Kent and Jeanette Makela

WWOA members, Kent and Jeanette Makela of Maple, say WP_20131008_002their family history has influenced how they manage their woodlands.  As Kent says, “Being a somewhat stoic Finnlander, getting passionate about anything can be a stretch . . .that said, I do fantasize about returning the land to what it must have looked like before the great cut-over.  WWOA has caused me to focus on this sort of goal, as well as meeting others who, while we may have different goals, share the same passions.”

The Makelas have randomly planted white pine, white spruce and yellow birch to create a seed-tree stocking base, three species that Kent is sure were present on the landscape and are now absent.  Kent states, “So, I guess you could say I am passionate about historical restoration of our forest.  I have looked at the original survey notes of George Stuntz and picture him making notes on the section corner just down from our house.”

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Dean and Kay Mehlberg

2104K&DAs a new member of the WWOA community I have observed a common trait among the members I’ve met thus far, passion; passion for their woodlands, passion to learn, and passion to give back. With spring approaching and the field season near I want to encourage all our members to share their passion. Talk to community members, neighbors, family, and friends about WWOA. Take the time to give back in your Chapters, help plan a field day, join a committee, and find a way to get involved. You never know the influence your passion will have on others.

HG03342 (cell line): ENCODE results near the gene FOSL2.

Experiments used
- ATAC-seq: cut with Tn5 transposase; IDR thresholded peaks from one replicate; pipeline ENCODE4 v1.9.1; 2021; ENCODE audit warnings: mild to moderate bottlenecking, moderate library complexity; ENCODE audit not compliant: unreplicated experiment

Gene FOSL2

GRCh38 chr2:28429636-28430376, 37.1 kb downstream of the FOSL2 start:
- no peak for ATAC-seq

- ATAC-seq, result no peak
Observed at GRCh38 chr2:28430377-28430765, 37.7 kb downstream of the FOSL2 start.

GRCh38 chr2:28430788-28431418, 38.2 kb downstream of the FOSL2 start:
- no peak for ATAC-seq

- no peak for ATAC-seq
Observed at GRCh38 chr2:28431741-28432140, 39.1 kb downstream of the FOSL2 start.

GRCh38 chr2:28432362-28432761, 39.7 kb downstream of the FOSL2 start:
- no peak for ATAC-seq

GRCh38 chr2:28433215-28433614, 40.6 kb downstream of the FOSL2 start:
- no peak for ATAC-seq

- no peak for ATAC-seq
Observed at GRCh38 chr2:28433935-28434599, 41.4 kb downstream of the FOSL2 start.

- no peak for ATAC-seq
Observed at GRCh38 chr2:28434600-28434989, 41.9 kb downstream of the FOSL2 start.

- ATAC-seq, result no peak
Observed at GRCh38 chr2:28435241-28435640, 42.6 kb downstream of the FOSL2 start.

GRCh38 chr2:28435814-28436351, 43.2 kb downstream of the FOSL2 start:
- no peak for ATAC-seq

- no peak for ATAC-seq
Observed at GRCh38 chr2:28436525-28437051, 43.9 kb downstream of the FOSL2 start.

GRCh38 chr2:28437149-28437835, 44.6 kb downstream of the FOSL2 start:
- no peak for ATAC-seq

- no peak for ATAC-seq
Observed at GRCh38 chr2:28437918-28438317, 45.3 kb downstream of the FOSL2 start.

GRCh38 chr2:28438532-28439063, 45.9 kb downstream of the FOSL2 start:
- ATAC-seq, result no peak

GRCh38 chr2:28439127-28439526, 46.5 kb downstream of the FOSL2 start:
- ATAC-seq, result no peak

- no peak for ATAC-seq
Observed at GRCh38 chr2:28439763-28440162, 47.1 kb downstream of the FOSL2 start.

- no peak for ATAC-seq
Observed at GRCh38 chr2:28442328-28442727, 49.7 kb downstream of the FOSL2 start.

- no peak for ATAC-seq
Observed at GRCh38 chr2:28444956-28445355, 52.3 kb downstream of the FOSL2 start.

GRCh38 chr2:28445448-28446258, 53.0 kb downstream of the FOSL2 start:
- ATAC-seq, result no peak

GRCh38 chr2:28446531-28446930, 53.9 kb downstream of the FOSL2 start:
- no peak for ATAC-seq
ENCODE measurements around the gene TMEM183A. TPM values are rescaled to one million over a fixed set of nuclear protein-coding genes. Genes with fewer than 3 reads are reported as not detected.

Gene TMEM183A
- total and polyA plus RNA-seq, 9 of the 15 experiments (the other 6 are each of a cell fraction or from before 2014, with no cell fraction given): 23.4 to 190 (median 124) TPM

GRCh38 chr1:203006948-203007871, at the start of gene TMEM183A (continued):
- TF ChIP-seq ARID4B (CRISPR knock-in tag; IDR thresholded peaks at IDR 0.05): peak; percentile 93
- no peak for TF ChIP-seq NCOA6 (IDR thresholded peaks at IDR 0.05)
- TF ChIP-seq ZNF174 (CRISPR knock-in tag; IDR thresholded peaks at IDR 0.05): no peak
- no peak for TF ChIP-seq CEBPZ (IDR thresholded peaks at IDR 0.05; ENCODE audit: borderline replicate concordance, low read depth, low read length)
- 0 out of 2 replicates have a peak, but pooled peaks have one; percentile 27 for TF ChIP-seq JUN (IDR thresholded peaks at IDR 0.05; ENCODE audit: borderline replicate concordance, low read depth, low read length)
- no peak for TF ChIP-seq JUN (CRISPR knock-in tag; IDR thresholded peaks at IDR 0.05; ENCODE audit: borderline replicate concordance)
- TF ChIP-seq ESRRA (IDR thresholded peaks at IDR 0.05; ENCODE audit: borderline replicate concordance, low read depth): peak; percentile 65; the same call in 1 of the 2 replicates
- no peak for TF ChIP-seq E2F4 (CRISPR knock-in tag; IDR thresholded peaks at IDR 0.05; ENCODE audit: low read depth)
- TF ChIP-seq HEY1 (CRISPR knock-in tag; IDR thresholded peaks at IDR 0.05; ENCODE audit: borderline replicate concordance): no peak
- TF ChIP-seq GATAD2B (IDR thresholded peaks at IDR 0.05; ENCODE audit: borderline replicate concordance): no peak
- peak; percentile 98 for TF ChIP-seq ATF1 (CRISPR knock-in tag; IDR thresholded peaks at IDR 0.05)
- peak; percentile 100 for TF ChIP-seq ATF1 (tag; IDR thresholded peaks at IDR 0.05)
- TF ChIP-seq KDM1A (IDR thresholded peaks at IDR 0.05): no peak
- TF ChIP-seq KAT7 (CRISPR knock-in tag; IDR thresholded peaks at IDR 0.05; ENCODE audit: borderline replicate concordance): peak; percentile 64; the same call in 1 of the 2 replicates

Dean and Kay Mehlberg do know. Kay’s father, Pete Kucksdorf, was a big inspiration in their lives and helped lead them to WWOA. In Kay’s words, “When I think of him trees automatically come to mind. I remember planting trees every single year. It was a big part of him. The woods became a family recreational and learning activity.” Pete managed 150 acres in Shawano County. The woods strengthened the family bonds. Dean reinforced that message, “He was big in managing hundreds of acres and a consummate reader and learner. He would encourage all his kids to participate in logging activities and plant trees.” Dean and Kay followed Pete’s advice and joined WWOA, the passion was passed on.

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Jim and Jackie Wagener

Perhaps you met WWOA members Jim and Jackie Wagener of Central Sands & Wolf River Ch 9.29.12 041Madison, while they volunteered at the WWOA Gift Shop during our 2012 Annual Meeting in Middleton. When asked about his woodland passions, Jim Wagener says “Since we purchased our woodlands in 2005, my wife, Jackie, and I have been committed to rescuing the property from being taken over by the invasion of black locust. We have attacked, cleared and fought back the invasive species on about eight acres. It is now a joy to see the oaks and pines emerge.

The Wagener’s passion for their land is obvious when you hear them describe the numerous weekends of cutting and treating black locust on their land. Their hard work and persistence has produced native seedlings where only black locust grew before.

“The greatest gift our WWOA membership provides for us is information. The combination of exposure to forestry experts and the ability to learn from our fellow WWOA members has been invaluable to us,” the Wageners said.

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